I recently bought a new petrol car and a friend then drove it very aggressively. Will hard driving damage an engine?

hard driving

Our reader adds that ‘his friend’ drove the car at up to 70mph and floored the accelerator to ‘test its top speed’. When he stopped, there was a smell of burning rubber and some white smoke coming from underneath the car. The reader is worried that hard driving might damage the engine’s components.

Does driving a new car hard harm it?

It doesn’t matter whether a car is new or old, you shouldn’t drive it hard when the engine is cold. This is because the oil needs time to warm up, circulate properly and reach the surfaces it needs to cover inside the engine. Not doing so can cause unnecessary wear and tear to sensitive components.

Will hard driving in a new car have damaged its seals, bearings and gaskets long-term? We think it’s unlikely one drive will have done the car any lasting harm. Modern cars are very well built and engineered to very fine tolerances. In addition, car makers use very sophisticated lubricants .

How do you know when a car is warm?

Most modern cars have a temperature gauge. When this has reached around 90 degrees Celsius, probably after about five minutes, the engine will be warm. Some cars, notably Mazdas, have a blue light on the instrument panel that warns you when the fluids are cold. Once that light goes out, the engine is warm and you’re safe to drive the car as hard as you want.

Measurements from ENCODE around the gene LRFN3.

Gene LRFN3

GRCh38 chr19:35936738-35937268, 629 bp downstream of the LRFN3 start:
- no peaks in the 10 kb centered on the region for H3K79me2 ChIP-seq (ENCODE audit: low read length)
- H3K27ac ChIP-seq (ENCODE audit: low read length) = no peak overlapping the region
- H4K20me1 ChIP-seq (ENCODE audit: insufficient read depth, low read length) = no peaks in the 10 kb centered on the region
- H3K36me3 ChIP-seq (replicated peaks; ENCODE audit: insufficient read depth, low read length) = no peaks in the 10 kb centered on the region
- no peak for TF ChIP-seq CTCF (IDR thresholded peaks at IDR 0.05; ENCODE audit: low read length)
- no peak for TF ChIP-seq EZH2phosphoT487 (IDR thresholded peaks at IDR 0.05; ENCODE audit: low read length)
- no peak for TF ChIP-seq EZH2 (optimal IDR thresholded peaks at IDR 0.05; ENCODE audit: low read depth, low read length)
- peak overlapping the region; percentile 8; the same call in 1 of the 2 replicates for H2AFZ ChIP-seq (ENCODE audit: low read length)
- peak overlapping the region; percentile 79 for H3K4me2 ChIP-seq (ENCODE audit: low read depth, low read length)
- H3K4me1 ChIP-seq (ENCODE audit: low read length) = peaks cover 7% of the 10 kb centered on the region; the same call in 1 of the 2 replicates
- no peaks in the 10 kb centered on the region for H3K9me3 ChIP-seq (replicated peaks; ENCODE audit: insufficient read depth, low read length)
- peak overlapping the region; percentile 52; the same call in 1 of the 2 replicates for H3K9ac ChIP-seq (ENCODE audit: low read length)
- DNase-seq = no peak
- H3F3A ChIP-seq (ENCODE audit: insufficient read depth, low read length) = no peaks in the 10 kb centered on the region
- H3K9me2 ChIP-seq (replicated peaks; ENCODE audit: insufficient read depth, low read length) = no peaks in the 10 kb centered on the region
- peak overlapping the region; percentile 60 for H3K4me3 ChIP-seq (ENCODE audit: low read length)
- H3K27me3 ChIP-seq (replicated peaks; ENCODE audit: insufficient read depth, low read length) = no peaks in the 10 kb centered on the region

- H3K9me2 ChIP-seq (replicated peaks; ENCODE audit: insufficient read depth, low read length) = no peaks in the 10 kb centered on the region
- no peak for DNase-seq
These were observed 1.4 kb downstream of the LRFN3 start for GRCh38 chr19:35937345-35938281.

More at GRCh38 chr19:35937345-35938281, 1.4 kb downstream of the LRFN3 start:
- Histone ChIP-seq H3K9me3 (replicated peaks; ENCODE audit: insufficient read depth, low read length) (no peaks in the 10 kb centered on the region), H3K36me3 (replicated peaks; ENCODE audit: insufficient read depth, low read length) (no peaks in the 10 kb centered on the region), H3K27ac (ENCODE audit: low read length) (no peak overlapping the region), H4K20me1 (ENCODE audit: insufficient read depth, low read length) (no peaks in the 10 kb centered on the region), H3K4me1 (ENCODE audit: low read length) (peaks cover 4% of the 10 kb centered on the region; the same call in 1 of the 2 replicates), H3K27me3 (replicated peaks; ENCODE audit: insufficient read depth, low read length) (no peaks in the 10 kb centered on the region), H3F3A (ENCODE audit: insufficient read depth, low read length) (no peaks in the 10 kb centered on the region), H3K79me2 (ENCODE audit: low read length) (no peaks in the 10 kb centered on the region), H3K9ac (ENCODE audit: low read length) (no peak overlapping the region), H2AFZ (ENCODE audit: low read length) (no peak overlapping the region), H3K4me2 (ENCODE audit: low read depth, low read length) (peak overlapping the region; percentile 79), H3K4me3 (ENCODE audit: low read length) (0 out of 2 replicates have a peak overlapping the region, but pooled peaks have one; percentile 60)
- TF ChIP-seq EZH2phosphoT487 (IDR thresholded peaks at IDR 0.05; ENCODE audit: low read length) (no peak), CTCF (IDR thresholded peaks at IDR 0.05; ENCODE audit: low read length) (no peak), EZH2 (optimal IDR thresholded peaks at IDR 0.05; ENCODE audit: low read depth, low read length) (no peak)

hard driving
If you’re planning to drive any car hard, you should ensure the engine is warm first

Do new cars need running in?

Running new cars in isn’t critical like it used to be. In the days before electronic sensors and fuel injection, cars had to be treated gently for the first 1,000 miles of their lives in order to play them into being driven. Nowadays, the electronics that control modern engines are much better at ensuring mechanical parts don’t come to any harm. However, running a brand-new car in won’t do it any harm.

What is running a car in?

This is when you drive the car gently for the first 1,000 miles or so. The idea is to allow the mechanical components to bed in over a period of gentle running. And of course you’re not putting them under instant massive stress.

In a petrol car, the advice is to stick below 3,000rpm for the first 500 or so miles. For the next 500 you should then stay below 4,000rpm. If it’s a diesel, don’t rev the engine higher than 3,000rpm for the first 1,000 miles.

What might smoke be from underneath?

When cars leave the factory, they’re covered in lubricants, sealants and coatings. Some of these will be cleaned off, before the car goes to its new owner, some of them will just burn off over time. We think that if our reader’s friend gave the car a good ragging around, and some of the components such as brakes got very hot, it’s probably these that burnt off and caused the smell.

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